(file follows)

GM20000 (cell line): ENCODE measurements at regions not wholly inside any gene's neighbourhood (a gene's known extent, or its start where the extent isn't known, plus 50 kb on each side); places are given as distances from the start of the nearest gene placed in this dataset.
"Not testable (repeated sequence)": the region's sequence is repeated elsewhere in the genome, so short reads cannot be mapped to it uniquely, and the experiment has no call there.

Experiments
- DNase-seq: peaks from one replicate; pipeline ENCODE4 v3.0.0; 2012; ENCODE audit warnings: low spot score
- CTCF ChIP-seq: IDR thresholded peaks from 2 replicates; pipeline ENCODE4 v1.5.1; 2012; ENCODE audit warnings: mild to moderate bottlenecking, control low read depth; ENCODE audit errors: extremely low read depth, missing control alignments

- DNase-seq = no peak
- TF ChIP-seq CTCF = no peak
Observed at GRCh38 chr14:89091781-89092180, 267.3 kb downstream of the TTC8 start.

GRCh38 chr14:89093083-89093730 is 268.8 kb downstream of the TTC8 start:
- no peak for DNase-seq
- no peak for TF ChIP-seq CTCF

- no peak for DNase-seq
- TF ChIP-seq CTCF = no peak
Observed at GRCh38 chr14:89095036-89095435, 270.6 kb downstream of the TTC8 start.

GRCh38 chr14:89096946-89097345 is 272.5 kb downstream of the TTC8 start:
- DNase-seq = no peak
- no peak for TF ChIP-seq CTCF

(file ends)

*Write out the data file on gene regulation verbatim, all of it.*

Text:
GM20000 (cell line): ENCODE measurements at regions not wholly inside any gene's neighbourhood (a gene's known extent, or its start where the extent isn't known, plus 50 kb on each side); places are given as distances from the start of the nearest gene placed in this dataset.
"Not testable (repeated sequence)": the region's sequence is repeated elsewhere in the genome, so short reads cannot be mapped to it uniquely, and the experiment has no call there.

Experiments
- DNase-seq: peaks from one replicate; pipeline ENCODE4 v3.0.0; 2012; ENCODE audit warnings: low spot score
- CTCF ChIP-seq: IDR thresholded peaks from 2 replicates; pipeline ENCODE4 v1.5.1; 2012; ENCODE audit warnings: mild to moderate bottlenecking, control low read depth; ENCODE audit errors: extremely low read depth, missing control alignments

- DNase-seq = no peak
- TF ChIP-seq CTCF = no peak
Observed at GRCh38 chr14:89091781-89092180, 267.3 kb downstream of the TTC8 start.

GRCh38 chr14:89093083-89093730 is 268.8 kb downstream of the TTC8 start:
- no peak for DNase-seq
- no peak for TF ChIP-seq CTCF

- no peak for DNase-seq
- TF ChIP-seq CTCF = no peak
Observed at GRCh38 chr14:89095036-89095435, 270.6 kb downstream of the TTC8 start.

GRCh38 chr14:89096946-89097345 is 272.5 kb downstream of the TTC8 start:
- DNase-seq = no peak
- no peak for TF ChIP-seq CTCF